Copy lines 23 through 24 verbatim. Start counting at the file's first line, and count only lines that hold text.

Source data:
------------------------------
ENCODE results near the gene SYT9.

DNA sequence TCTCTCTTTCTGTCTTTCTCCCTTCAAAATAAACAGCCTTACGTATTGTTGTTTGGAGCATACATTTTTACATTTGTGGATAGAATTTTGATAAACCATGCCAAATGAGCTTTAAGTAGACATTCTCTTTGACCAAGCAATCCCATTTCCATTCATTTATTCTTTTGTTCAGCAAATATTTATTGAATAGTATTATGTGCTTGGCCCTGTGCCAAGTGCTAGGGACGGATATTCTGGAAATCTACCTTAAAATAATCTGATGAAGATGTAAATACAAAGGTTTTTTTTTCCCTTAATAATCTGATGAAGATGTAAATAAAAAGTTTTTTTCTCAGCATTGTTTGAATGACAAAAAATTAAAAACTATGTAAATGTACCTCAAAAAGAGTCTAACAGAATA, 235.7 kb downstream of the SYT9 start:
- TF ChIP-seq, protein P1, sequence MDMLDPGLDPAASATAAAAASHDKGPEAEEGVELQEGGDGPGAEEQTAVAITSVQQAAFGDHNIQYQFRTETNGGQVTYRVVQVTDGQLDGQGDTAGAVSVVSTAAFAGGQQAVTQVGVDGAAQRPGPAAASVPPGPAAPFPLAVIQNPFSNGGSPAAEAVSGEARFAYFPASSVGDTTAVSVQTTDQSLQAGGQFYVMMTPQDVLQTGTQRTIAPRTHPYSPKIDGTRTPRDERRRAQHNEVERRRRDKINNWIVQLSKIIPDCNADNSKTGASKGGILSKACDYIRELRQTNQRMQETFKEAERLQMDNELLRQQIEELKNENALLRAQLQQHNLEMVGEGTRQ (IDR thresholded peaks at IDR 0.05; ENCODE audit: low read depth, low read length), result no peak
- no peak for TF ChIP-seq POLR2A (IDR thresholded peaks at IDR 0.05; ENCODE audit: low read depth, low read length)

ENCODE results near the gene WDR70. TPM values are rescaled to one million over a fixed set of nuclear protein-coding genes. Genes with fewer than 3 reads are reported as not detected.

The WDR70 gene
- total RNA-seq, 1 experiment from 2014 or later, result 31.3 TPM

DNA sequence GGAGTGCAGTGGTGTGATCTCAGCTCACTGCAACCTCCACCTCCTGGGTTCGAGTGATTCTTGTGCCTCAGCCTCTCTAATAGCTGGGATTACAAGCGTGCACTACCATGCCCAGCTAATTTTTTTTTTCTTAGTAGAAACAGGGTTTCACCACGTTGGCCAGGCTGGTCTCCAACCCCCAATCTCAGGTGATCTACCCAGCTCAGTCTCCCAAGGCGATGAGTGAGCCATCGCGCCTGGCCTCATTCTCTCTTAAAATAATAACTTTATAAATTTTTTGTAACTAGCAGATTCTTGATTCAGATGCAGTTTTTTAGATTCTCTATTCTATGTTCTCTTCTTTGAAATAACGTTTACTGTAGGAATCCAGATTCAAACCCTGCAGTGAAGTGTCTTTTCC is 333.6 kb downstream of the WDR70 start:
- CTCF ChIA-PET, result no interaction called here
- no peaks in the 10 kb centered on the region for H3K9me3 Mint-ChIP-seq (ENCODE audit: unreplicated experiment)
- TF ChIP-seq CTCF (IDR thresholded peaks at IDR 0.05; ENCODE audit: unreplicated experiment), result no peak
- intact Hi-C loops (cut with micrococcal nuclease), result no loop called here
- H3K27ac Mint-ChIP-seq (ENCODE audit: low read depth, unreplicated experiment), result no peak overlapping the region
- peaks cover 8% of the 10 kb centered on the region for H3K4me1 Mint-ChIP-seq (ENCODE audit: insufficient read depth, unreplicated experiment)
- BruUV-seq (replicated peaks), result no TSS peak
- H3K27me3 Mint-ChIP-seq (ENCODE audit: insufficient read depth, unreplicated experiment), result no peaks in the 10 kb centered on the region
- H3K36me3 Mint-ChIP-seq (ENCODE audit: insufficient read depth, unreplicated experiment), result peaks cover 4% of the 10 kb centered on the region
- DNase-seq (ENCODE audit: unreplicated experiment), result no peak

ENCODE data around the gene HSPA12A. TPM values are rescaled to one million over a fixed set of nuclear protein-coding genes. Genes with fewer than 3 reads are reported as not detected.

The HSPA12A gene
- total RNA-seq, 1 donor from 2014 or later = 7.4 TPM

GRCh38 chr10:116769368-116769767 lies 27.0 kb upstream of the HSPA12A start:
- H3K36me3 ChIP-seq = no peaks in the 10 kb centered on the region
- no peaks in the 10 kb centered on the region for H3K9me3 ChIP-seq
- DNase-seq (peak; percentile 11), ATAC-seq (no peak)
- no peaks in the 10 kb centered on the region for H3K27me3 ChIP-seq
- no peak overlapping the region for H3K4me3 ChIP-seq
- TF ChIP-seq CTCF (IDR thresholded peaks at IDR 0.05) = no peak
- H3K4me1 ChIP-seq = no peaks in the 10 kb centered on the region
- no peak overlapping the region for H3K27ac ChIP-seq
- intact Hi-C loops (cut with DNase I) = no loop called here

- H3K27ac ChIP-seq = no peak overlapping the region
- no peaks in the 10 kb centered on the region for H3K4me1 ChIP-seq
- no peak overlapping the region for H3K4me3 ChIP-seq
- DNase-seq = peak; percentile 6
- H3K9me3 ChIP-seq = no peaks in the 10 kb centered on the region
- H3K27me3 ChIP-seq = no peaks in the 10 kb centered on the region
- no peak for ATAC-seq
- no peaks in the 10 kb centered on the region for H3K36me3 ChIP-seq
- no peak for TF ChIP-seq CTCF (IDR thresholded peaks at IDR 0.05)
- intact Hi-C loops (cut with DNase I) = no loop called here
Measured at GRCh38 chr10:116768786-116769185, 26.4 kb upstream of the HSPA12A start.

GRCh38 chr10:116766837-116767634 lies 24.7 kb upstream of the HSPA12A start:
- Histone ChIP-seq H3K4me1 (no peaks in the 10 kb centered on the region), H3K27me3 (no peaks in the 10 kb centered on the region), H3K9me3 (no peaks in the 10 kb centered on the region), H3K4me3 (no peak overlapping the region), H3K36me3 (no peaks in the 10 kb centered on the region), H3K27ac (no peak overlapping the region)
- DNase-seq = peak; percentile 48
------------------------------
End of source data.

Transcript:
- H3K36me3 ChIP-seq = no peaks in the 10 kb centered on the region
- no peaks in the 10 kb centered on the region for H3K9me3 ChIP-seq